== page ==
Abstract 2021

Poster Board I-1043

Therapeutic regimens that combine two chelators have the potential to improve iron excretion while avoiding toxicities associated with high doses of single agents. This pilot study was designed to explore the safety of the combined treatment with deferasirox (DFX) and deferoxamine (DFO) in individuals with transfusion-dependent thalassemia and iron overload who had failed standard therapy. Subjects underwent baseline evaluation of liver iron, cardiac iron, cardiac function and target organ damage, and were enrolled in 3 groups (n=5 in each group) - Group B: adults with liver iron concentration (LIC) >15 mg/g dry weight, group A: adults with LIC >5 and <15 mg/g plus iron-related organ dysfunction, and Group C: children between 8-18 years with LIC >5 mg/g dry weight plus iron related organ dysfunction. The duration of therapy was 52 weeks, with DFX (20-30 mg/Kg) given daily and (DFO 35-50 mg/Kg/infusion) given for 3-5 days/week (groups A and C), or 5-7 days/week (group B). Subjects were monitored for hepatic and renal toxicity, visual or auditory changes, and development of new symptoms. Changes in serum ferritin, LIC (ferritometer), cardiac function (MRI) and myocardial iron (MRI T2*) were monitored. We have enrolled 14 subjects (target 15 subjects) with a median follow up of 29 weeks (range 18-52). The mean daily dose of DFO was 16, 33, and 17 mg/Kg/day for groups A, B and C, respectively, at the start of the study. The corresponding mean DFX dose was 21, 25 and 22 mg/Kg/day. At the end of 26 weeks, the mean LIC (mg/g dry wt) in evaluable patients declined from 13.0 (3.9-21.7) to 10.6 (0.60-18.3, p=0.015), and the mean ferritin (ng/mL) fell from 2631 (1000-5230) to 2158 (319-5845, p=n.s.). Cardiac evaluation revealed that mean MRI T2* (msec) improved from 22.7 (6.7-32.6) to 25.5 (10.7-38.1) and the mean LVEF (%) from 63.4 (47.5-68.5) to 64.3 (53.4-72.2), but these changes were not statistically significant. No subject developed evidence of significant myocardial iron (T2* <20 msec) loading during the trial. Elevation of serum creatinine or ALT was not observed in any subject. One subject from group B died 9 weeks after start of therapy from sepsis. One subject interrupted DFX therapy because of abdominal pain. In all other cases the treatment was well tolerated and no dose adjustment or suspension of therapy was required owing to toxicity. Protocol mandated modification of treatment (temporary cessation of DFX) occurred in two subjects resulting from a marked fall in serum ferritin and LIC. This suggests that simultaneous administration DFX and DFO at these doses is well tolerated and has low potential for toxicity. From these preliminary data, this combination seems to be effective in lowering body iron in high-risk patients. A larger clinical trial will be needed to assess the benefits of long-term combined chelation therapy on iron balance and end-organ damage in chronically transfused patients with thalassemia.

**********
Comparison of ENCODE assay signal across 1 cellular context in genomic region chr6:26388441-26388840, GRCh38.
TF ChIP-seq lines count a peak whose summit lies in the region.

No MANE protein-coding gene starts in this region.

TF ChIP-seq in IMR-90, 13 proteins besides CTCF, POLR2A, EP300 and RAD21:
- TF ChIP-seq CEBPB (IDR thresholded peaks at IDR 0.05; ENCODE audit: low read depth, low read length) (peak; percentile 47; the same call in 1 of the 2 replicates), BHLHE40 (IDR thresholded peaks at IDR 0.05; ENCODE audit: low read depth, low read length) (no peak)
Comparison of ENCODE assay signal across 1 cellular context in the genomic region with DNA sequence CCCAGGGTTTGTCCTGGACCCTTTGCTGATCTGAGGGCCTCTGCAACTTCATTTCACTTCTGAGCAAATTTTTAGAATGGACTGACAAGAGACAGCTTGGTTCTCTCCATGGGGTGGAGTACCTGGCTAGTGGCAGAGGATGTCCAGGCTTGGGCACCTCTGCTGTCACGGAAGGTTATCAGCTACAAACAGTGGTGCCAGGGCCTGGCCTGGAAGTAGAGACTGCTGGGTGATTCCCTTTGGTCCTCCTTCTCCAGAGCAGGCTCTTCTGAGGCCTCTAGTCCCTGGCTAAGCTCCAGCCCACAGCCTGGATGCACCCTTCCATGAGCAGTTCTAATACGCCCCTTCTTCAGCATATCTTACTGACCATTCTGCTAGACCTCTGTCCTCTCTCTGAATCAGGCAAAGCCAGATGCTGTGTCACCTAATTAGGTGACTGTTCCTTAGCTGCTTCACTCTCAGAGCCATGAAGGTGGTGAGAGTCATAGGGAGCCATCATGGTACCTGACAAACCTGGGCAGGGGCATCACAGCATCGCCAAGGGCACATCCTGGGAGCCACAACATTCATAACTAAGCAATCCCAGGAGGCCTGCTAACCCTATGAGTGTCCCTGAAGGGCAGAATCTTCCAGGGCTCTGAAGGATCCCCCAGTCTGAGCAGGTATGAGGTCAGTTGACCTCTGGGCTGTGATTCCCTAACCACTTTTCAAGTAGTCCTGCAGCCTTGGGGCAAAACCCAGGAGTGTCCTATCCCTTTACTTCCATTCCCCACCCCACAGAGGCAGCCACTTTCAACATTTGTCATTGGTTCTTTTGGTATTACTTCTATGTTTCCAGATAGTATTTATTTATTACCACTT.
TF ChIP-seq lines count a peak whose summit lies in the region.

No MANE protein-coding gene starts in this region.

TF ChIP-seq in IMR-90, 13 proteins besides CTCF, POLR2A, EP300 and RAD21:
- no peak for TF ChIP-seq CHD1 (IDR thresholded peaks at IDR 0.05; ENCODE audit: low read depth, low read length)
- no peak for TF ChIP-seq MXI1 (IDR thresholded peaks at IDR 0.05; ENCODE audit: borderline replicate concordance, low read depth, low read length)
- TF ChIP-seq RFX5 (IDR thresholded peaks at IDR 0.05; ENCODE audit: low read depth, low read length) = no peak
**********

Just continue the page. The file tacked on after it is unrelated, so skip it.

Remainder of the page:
Lal:Novartis: Research Funding. Harmatz:Novartis: Research Funding. Vichinsky:Novartis: Consultancy, Research Funding.

Author notes


Asterisk with author names denotes non-ASH members.